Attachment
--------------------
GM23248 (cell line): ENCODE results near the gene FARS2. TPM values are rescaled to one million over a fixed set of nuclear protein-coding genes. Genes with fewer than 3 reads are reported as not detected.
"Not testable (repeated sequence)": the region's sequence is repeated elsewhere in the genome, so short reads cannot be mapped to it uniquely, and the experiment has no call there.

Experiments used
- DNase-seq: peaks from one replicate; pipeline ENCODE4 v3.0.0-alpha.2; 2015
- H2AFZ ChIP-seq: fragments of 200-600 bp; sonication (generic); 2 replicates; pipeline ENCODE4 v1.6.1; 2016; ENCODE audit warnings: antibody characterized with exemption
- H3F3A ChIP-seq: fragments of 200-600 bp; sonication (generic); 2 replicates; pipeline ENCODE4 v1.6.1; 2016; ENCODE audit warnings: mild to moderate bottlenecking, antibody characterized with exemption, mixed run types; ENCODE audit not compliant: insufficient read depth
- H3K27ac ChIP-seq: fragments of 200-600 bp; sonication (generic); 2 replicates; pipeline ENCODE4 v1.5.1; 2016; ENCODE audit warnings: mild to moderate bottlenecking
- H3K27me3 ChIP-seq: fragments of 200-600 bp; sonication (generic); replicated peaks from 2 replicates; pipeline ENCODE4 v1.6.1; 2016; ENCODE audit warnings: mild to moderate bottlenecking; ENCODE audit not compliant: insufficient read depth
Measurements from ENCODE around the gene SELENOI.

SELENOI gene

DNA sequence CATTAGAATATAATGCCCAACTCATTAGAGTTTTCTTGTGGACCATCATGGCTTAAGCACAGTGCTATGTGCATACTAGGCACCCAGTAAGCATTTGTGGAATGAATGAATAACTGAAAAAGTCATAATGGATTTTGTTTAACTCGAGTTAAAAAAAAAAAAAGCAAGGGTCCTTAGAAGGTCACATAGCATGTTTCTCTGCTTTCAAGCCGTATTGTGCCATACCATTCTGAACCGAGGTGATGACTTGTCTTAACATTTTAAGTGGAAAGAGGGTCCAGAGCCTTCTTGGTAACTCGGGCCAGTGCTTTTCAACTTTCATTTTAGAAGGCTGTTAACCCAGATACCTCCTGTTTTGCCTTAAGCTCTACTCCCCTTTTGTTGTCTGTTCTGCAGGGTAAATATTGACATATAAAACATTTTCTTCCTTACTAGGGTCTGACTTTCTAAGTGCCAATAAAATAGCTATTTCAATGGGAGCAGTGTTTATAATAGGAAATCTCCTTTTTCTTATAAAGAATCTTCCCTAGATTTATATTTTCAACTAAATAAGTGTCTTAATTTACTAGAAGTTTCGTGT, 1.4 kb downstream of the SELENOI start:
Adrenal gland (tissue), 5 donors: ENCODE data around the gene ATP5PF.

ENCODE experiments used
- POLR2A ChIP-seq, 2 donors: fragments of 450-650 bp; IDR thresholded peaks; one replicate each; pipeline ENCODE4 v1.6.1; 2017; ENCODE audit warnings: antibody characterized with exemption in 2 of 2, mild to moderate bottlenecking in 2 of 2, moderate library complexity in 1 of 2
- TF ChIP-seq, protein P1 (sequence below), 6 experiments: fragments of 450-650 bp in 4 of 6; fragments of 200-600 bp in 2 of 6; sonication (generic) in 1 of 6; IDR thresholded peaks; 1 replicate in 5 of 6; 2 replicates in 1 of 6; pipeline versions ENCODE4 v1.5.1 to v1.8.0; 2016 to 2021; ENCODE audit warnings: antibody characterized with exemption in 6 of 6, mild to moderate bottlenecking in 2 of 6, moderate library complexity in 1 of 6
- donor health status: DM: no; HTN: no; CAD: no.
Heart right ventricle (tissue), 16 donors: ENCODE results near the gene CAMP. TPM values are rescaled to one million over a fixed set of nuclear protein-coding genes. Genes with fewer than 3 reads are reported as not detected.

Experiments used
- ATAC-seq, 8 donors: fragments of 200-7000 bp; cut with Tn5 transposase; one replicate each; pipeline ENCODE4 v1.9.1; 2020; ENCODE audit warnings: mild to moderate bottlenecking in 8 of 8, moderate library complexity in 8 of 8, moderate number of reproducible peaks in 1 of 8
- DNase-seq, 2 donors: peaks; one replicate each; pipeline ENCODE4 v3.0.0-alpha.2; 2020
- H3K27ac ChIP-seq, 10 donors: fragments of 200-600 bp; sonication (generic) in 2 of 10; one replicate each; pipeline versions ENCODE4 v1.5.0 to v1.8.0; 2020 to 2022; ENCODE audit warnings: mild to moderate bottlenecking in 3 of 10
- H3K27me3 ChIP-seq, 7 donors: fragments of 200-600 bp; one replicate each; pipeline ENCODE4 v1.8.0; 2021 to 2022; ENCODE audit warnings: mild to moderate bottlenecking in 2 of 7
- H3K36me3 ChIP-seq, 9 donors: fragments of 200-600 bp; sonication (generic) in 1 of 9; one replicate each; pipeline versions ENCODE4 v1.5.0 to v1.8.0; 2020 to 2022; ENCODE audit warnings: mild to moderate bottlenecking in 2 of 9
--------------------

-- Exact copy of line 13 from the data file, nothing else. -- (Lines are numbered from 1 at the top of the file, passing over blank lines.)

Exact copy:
ENCODE experiments used